The total number of crashes at intersections increased from 5,107 crashes before cameras were installed to 5,625 after the cameras were installed, a 10.1 percent increase that exceeds the 8.3 percent increase in overall vehicle miles traveled during the same period. The number of angle crashes, which red-light cameras are supposed to reduce, increased by 6.7 percent. The number of rear-end crashes, long associated with the emplacement of red-light cameras, increased 11.4 percent. Fatal crashes doubled, from five to 10, and crashes resulting in incapacitating injuries increased 27 percent, from 153 to 194.

There was a 1.8 percent decline in crashes involving non-incapacitating injuries, a 3.1 percent decline in collisions involving vehicles running red lights, and a 20 percent decline in crashes that involved pedestrians.

“The crash analysis should be put into context of the overall complexity of the issue at hand, as many factors may contribute to the change in number of crashes outlined in this report,” the analysis, released on Dec. 31, notes. Among those qualifying factors is the fact that there is no uniform tracking system, wither of red-light camera data overall nor of crash data at camera-equipped intersections, where some jurisdictions include precise GPS coordinates in crash reports (thus facilitating more accurate analysis) and some not.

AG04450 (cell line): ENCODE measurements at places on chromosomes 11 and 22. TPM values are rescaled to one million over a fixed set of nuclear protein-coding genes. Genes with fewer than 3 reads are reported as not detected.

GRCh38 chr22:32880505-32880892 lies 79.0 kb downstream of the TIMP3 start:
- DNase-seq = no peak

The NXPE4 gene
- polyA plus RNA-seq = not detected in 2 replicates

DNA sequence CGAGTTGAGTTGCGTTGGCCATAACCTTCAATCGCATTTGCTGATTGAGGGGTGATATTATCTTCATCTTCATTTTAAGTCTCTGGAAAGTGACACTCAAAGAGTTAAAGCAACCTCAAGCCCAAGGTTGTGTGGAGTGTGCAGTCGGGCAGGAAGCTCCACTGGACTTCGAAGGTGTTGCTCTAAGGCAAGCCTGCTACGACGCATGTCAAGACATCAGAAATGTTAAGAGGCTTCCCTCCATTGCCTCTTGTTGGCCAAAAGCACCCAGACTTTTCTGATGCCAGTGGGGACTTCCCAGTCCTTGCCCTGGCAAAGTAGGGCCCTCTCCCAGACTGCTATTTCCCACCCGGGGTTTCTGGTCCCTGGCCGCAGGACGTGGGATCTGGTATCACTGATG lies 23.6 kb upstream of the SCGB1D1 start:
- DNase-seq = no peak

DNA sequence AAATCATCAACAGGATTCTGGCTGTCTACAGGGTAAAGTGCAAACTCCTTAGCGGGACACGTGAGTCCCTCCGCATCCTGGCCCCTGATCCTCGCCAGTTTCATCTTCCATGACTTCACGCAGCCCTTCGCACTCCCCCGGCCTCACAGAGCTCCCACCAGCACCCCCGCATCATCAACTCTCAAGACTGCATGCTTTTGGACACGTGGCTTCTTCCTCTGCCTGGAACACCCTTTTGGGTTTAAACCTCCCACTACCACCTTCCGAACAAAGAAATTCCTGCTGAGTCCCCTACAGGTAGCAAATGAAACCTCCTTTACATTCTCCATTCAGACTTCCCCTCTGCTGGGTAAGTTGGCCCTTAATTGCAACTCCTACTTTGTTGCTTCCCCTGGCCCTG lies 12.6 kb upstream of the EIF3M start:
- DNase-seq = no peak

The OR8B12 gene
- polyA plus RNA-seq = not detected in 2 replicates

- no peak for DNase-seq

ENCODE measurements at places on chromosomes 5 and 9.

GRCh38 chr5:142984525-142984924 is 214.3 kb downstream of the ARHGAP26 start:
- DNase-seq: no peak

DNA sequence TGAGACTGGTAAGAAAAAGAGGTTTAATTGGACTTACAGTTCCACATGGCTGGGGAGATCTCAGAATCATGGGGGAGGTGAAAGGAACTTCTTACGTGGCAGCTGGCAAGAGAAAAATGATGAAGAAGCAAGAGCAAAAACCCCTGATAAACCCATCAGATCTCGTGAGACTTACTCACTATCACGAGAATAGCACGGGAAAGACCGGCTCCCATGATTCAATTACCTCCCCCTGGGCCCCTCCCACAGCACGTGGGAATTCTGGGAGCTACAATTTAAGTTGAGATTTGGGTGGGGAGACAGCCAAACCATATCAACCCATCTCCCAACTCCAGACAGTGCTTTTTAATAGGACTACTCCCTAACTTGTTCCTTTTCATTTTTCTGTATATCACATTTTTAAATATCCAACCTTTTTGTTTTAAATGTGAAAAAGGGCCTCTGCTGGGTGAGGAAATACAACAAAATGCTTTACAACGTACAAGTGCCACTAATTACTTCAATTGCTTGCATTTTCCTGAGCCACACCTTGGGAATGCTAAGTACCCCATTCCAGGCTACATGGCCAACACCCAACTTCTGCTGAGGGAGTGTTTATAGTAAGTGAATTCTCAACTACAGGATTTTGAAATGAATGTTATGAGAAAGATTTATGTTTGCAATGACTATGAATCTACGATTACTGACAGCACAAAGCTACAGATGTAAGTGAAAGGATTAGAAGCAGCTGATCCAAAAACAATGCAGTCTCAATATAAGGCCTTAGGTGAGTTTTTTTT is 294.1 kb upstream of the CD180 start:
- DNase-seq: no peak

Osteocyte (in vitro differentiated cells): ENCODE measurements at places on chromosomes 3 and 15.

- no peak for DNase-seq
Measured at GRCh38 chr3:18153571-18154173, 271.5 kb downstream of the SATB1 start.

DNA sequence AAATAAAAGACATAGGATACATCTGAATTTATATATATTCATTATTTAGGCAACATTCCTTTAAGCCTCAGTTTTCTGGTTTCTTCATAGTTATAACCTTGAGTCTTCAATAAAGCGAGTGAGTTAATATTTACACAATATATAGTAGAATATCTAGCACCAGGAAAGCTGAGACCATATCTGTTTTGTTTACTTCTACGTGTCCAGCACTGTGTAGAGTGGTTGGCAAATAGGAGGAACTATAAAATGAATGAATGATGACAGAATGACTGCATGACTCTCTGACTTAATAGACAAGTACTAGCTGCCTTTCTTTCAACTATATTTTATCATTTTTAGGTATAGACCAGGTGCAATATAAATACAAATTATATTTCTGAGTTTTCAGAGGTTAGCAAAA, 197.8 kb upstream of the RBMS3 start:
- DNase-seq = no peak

Palm Coast took part in the survey, but reported data from only two of its intersections, where it showed 10 crashes before cameras were installed, declining to eight after.

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Palm Coast first installed red-light cameras in 2007 and has had them since, at one point approved increasing the number of cameras to 52, though it never got that high. The city reduced its number of cameras to just five in 2015, though four are actually active currently. Palm Coast’s cameras are set to come down this year as the city’s contract with American Traffic Solutions ends. ATS runs most of the state’s red-light camera programs, paying Palm Coast $350 per camera per month regardless of the number of flashes or tickets generated, thus generating $16,800 for the city’s Street Improvement Fund. The company then takes a portion of the profits from ticketing (each ticket is $158), sending the rest to the state.